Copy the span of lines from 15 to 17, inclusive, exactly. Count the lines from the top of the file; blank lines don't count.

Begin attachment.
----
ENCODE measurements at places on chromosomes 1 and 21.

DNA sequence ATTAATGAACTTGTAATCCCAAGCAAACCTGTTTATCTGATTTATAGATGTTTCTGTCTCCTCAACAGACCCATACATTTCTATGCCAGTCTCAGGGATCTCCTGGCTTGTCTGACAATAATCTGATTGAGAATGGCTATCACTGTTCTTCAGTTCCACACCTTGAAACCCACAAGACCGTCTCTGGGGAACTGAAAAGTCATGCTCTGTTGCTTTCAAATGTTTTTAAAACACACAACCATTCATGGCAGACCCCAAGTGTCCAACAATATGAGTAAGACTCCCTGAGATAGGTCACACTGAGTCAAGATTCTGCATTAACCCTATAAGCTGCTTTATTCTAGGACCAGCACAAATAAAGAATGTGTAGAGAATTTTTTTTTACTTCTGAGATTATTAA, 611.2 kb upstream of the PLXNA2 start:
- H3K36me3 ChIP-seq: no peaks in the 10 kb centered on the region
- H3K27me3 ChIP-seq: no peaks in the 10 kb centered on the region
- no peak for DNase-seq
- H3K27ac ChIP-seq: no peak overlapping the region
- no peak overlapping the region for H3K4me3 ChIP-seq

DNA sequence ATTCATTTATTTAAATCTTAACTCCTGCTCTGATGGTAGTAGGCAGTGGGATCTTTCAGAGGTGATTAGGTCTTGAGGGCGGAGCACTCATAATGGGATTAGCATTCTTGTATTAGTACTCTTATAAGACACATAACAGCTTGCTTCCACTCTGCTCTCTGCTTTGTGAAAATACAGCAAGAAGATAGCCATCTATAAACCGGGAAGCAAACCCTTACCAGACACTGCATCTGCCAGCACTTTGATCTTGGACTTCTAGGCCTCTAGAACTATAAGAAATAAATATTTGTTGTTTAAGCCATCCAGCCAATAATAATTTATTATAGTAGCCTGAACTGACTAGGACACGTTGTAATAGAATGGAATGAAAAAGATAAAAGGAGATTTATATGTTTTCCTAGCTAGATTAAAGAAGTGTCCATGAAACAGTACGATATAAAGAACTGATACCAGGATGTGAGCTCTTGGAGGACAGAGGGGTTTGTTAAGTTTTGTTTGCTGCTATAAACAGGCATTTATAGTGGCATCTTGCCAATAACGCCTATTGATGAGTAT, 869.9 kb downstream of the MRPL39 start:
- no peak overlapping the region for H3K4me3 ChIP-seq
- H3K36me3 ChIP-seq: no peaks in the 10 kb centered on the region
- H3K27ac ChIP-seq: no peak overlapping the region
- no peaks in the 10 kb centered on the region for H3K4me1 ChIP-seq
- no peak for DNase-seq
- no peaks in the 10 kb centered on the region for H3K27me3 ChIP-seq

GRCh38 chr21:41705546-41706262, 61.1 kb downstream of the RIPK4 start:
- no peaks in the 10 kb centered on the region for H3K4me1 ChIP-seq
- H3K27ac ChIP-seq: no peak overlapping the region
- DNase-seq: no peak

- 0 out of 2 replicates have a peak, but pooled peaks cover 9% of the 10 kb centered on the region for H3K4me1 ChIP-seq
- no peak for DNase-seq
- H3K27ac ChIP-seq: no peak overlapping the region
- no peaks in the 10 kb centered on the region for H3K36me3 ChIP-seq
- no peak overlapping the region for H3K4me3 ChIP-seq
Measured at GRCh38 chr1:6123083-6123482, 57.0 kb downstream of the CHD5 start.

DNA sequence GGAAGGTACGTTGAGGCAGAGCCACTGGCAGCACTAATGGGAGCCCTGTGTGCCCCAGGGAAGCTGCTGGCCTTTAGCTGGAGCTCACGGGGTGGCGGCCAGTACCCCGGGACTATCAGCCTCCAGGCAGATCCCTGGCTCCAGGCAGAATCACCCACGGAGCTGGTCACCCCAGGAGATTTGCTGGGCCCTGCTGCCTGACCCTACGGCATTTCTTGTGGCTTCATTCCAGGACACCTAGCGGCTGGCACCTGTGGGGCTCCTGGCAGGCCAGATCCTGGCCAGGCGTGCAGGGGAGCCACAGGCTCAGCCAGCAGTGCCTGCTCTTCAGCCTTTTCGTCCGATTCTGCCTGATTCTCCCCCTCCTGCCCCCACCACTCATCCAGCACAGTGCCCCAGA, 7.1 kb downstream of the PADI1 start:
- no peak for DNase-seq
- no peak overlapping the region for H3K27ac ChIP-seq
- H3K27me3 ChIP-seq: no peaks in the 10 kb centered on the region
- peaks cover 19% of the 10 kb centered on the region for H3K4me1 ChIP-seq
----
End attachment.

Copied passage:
GRCh38 chr21:41705546-41706262, 61.1 kb downstream of the RIPK4 start:
- no peaks in the 10 kb centered on the region for H3K4me1 ChIP-seq
- H3K27ac ChIP-seq: no peak overlapping the region